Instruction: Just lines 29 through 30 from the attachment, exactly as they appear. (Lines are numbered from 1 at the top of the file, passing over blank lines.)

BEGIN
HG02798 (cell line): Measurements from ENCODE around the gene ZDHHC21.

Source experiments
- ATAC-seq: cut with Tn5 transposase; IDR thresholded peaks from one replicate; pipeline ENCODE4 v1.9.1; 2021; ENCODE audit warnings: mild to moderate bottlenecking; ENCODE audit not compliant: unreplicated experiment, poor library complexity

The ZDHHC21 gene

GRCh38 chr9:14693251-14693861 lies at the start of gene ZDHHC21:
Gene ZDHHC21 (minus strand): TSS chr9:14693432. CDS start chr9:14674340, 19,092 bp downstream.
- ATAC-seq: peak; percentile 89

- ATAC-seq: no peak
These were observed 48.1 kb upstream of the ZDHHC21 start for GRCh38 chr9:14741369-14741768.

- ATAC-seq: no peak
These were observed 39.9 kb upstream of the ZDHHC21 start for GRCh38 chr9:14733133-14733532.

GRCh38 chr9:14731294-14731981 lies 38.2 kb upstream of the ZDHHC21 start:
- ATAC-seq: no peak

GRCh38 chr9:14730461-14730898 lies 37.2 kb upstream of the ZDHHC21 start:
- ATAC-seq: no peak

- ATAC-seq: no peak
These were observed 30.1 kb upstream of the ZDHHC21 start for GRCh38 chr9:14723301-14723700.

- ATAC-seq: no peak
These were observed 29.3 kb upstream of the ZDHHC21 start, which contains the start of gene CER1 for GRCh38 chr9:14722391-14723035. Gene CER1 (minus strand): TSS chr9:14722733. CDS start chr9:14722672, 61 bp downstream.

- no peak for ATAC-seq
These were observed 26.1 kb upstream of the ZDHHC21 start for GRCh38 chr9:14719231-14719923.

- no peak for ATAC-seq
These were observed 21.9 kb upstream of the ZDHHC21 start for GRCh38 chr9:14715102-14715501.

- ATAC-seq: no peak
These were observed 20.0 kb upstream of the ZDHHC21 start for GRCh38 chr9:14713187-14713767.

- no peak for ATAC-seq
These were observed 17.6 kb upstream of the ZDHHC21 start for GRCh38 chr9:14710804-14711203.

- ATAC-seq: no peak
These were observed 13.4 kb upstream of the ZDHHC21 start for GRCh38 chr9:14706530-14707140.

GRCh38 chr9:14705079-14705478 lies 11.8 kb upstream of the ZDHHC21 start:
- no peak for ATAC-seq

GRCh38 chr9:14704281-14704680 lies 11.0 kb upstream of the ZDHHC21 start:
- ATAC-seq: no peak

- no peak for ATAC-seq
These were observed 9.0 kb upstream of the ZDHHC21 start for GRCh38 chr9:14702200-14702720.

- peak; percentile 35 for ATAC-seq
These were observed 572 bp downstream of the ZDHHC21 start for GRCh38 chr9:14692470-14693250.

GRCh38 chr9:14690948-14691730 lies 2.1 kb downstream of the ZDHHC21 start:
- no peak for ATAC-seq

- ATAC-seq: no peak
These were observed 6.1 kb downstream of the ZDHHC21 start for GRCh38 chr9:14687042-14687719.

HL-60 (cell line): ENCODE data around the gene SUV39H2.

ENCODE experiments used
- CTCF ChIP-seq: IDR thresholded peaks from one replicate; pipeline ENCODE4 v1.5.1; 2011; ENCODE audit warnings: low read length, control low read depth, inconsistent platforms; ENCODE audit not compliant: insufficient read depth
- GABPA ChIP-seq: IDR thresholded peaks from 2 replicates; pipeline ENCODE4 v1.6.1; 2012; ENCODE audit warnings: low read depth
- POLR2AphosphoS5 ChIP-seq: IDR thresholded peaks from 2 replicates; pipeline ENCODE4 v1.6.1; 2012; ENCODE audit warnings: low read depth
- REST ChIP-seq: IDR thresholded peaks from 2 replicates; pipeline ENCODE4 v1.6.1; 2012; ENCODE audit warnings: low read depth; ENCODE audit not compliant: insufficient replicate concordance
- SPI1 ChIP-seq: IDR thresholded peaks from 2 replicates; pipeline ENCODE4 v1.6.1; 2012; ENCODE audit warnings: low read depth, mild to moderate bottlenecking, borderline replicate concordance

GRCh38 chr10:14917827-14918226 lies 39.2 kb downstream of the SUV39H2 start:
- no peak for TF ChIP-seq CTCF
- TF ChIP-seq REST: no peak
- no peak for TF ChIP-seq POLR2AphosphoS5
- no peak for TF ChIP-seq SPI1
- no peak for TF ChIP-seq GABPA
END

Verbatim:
These were observed 13.4 kb upstream of the ZDHHC21 start for GRCh38 chr9:14706530-14707140.

GRCh38 chr9:14705079-14705478 lies 11.8 kb upstream of the ZDHHC21 start: